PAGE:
Recovery from Mental Illness by dejohnsrld (Debbie)
Non-Fiction Writing Contest contest entry
Artwork by Anne at FanArtReview.com
Many years ago, it was assumed there was no road to recovery, we would always remain impaired, less than equal members of society, with little to contribute, and would likely live on taxpayer money for the rest of our lives.|
Today, that is far from true. Advancements in both medications and new approaches in therapy have caused a dramatic change in that outlook. Music, arts, crafts, and writing have all been found highly beneficial in the recovery process.
Support groups led by well-trained facilitators have proven very helpful. One such group is sponsored by NAMI (National Alliance of the Mentally Ill). At my first support group meeting, for the first time I felt like someone actually understood me. These groups allow the sharing of feelings, making us feel not quite so alone. They also involve talking about experiences and coping skills.
After my first meeting, I was asked to attend a three day training to become a trained NAMI support group facilitator, which I gratefully accepted. This gave me a new understanding of mental illness and the possibility of recovery.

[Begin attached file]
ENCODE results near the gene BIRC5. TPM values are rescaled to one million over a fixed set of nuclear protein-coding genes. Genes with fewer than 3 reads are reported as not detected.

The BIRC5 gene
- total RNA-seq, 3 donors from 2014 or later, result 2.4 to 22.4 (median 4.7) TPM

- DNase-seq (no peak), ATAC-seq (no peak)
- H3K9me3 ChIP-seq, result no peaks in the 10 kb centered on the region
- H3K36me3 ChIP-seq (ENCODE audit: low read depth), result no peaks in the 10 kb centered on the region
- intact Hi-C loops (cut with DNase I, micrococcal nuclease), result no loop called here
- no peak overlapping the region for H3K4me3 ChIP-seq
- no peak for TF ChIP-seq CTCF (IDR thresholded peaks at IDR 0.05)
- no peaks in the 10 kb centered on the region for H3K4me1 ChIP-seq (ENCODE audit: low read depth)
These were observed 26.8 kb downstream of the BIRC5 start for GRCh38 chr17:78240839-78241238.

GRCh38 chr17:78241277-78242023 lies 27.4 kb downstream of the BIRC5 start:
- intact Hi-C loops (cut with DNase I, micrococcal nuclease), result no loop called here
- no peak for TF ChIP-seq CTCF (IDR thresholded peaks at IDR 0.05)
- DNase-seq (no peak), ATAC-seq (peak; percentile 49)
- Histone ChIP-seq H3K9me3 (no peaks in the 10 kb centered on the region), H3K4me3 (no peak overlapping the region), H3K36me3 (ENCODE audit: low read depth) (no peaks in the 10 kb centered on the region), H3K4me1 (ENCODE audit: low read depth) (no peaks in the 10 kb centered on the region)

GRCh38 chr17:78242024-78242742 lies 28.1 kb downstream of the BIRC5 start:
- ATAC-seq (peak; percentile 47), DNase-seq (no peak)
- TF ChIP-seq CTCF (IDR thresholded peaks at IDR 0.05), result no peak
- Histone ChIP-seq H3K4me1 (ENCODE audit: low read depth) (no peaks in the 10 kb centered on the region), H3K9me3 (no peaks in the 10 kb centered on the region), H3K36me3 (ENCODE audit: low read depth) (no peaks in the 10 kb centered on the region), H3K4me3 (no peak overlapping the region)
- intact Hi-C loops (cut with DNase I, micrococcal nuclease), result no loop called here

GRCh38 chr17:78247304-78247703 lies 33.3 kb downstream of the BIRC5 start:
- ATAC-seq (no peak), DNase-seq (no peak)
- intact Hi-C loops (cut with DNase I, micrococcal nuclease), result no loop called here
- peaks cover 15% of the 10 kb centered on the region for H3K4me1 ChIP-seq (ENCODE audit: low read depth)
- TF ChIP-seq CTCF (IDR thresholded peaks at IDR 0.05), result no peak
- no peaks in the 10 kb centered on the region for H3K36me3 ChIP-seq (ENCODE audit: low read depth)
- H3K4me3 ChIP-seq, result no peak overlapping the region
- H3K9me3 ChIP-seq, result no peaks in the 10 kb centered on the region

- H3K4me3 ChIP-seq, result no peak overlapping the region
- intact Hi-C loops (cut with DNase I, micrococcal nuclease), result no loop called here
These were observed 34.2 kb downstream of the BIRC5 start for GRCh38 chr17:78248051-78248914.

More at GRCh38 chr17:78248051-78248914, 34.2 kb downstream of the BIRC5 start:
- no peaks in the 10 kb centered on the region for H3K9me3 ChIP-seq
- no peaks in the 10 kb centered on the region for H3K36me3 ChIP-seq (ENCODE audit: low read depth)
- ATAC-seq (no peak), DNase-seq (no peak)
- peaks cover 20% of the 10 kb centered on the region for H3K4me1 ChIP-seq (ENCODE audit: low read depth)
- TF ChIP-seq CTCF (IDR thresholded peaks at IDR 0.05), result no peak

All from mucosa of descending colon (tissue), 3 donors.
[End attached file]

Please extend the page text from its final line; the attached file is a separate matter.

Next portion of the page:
I facilitated for several years, before stepping down due to health and transportation difficulties, as well as burnout. I later trained to teach a NAMI Course called Peer-to-Peer, a ten week educational program for those with mental illness which is taught by others with mental illness.
Most persons with mental illness are gainfully employed and functioning members of society.
What brings this to mind, and to pen and paper today, are two things. Although I firmly believe in recovery, there can be occasional bumps in the road. With all the stressful experiences over the last year, combined with some additional ones this past week, I hit one of those bumps, and hit it pretty hard. I knew late last week, I was not doing well, but having not been hospitalized for psychiatric reasons for fifteen years, I thought I could cope with it. By Monday, I wasn’t making it, and the police took me to the hospital, where a judge ordered I be held for up to 48 hours. Talking to others did allow me to see I was in need of help. I have been home since Wednesday afternoon and feel much better. When those blips in the road come along, don’t be afraid to seek out the help that is available. That is what it is there for.
The second reason I am writing this, is the loss of one hundred and fifty people in the tragic German Wings plane that was purposely, from all indications, slammed into the side of a mountain in the French Alps by the copilot. It was known that he suffered from mental illness, which continues to show how further diagnostic and treatment research does need to continue.
The Twelve Principles of Support at NAMI:
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